I’ve used rechargeable batteries for many years, mostly nickel-cadmium batteries, also known as nicads, which are ideal for infrequently used items such as radios or flashlights. They can be stored safely and they don’t lose their charge over time. Even though nickel-cadmium batteries can last far longer than most people think, they do eventually wear out and need to be replaced.
When I recently tried to buy some replacement nickel-cadmium batteries, I was surprised that I couldn’t find them anywhere. Nickel-cadmium batteries must have gone out of favor while I wasn’t paying attention. Environmental concerns may have played a role because cadmium is a heavy metal and difficult to dispose of safely.
Another option used to be rechargeable alkaline batteries. I’ve never used any rechargeable alkalines myself, but I have read some accounts suggesting that they weren’t very reliable. That might explain why they disappeared from stores not too long after their introduction.
I have had several people tell me that the best idea is to recharge ordinary alkaline batteries, despite the fact that every battery manufacturer warns you not to. But I’ve seen too many electronic items damaged or destroyed by leaking alkaline batteries to seriously consider that option. I don’t want to encourage batteries to burst.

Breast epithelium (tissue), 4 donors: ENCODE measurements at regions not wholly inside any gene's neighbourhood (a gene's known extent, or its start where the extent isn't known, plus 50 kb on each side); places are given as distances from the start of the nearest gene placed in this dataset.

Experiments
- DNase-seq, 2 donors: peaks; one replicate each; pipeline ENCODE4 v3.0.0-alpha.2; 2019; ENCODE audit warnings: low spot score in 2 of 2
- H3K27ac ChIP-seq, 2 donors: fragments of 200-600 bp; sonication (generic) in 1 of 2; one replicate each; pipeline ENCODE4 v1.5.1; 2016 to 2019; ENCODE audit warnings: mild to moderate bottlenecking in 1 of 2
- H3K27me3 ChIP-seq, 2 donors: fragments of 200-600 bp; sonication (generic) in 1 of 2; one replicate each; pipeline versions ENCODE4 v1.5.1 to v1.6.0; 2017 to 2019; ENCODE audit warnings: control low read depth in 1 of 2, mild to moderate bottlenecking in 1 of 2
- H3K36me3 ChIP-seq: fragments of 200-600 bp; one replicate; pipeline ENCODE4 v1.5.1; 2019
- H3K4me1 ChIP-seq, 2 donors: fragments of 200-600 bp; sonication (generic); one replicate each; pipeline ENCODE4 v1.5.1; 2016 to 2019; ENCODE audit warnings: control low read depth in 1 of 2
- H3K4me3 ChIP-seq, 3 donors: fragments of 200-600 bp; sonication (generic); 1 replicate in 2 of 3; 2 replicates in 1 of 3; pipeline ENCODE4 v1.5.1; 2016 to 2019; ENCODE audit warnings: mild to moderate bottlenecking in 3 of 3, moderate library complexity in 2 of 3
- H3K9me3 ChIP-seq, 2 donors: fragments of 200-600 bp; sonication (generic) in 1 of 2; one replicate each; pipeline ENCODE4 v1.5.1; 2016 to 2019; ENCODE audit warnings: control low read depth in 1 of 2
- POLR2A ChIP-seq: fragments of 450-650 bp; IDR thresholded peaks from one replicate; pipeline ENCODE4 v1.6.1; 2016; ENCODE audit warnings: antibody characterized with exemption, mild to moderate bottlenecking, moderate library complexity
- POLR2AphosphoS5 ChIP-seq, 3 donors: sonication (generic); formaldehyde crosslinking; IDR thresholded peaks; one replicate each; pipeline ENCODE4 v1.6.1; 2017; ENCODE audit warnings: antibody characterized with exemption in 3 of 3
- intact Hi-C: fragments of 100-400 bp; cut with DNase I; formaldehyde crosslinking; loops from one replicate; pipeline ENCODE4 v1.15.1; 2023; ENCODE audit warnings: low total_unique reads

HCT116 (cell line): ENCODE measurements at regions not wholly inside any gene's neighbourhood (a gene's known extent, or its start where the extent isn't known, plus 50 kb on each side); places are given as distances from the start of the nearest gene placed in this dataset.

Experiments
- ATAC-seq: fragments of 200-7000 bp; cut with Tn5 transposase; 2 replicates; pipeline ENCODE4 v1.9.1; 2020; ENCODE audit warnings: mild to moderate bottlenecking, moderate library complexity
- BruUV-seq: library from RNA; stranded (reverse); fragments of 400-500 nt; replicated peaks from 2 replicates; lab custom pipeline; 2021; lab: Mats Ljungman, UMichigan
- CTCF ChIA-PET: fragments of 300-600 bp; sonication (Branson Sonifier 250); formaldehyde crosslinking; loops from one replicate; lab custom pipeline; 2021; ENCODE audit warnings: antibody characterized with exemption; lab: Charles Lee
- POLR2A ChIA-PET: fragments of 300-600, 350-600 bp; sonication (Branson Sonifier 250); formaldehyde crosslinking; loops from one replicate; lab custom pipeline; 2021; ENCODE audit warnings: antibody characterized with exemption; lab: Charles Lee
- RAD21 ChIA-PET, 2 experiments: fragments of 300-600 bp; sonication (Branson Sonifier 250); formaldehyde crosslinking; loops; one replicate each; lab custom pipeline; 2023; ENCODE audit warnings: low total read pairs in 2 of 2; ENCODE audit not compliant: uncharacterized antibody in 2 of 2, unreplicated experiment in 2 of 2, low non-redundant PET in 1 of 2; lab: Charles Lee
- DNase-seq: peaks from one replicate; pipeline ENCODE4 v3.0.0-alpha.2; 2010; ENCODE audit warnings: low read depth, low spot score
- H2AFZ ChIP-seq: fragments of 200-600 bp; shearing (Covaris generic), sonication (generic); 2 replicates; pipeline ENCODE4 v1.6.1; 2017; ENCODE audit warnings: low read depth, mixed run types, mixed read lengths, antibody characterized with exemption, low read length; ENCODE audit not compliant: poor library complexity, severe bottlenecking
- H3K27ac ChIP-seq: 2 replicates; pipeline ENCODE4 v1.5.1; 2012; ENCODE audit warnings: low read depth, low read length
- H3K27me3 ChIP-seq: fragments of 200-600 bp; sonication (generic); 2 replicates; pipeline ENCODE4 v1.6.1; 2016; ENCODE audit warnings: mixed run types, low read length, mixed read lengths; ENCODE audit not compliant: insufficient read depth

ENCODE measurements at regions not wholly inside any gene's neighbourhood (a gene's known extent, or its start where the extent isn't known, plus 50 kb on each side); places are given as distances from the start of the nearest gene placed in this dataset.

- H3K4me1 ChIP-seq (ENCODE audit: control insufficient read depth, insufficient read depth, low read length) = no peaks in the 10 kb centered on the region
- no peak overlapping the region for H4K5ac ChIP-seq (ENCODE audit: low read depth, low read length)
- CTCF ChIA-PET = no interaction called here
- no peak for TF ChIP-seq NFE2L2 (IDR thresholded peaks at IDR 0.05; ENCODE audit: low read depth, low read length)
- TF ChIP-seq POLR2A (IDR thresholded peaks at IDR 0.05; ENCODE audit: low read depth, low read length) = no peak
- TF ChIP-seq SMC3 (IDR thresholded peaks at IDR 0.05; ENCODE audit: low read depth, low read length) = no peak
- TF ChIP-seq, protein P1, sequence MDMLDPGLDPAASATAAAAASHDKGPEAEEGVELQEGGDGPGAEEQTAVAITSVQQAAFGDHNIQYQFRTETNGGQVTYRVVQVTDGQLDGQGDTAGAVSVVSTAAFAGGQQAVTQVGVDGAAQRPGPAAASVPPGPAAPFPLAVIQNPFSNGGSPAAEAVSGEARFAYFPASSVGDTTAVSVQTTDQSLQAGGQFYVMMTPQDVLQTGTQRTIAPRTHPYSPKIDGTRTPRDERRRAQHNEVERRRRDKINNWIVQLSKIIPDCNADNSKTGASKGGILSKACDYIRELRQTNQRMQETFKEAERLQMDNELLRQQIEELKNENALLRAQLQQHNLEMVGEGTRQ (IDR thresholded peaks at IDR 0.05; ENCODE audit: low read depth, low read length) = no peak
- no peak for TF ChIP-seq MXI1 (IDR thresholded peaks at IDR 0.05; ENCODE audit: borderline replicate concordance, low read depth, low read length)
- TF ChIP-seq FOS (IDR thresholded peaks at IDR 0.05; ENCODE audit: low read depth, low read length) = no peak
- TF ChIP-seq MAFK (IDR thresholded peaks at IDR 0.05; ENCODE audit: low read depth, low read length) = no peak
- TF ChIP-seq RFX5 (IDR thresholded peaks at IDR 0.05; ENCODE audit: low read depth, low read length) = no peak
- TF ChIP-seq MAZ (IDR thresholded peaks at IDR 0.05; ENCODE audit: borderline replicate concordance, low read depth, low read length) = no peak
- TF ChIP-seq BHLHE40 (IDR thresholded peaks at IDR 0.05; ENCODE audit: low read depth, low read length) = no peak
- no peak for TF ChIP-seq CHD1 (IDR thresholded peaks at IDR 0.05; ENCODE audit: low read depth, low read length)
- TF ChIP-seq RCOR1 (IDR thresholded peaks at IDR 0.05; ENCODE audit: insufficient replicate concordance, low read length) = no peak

Nickel-Metal Hydride Batteries
Now the stores are full of nickel-metal hydride and lithium-ion batteries. Consumer lithium-ion batteries seem to be quite new (some sources still say that they don’t exist). But I already use nickel-metal hydride batteries in a number of items. Many high-powered devices, such as digital cameras, require nickel-metal hydride batteries and won’t work properly with alkaline batteries.
But nickel-metal hydride batteries have two related disadvantages:
- they need to be charged before they can be used
- they discharge a good deal of their capacity in storage.
The need to charge the batteries before use doesn’t bother me. But the rapid loss of charge does make them unsuitable for the very applications for which nickel-cadmium batteries are best suited. Some of my nickel-metal hydride batteries lose half of their charge in just a matter of days.
Low Self Discharge Nickel-Metal Hydride Batteries
Fortunately, there seem to have been some advancements in nickel-metal hydride battery technology since I last purchased any. There is a new class of batteries called low self discharge (which has an unfortunate acronym). They address the two disadvantages of nickel-metal hydride batteries:
- they come precharged when you buy them
- they discharge much more slowly
Some of the low self discharge batteries appear to discharge even slower than nickel-cadmium batteries, and are advertised to keep nearly their full charge if stored for six months or a year.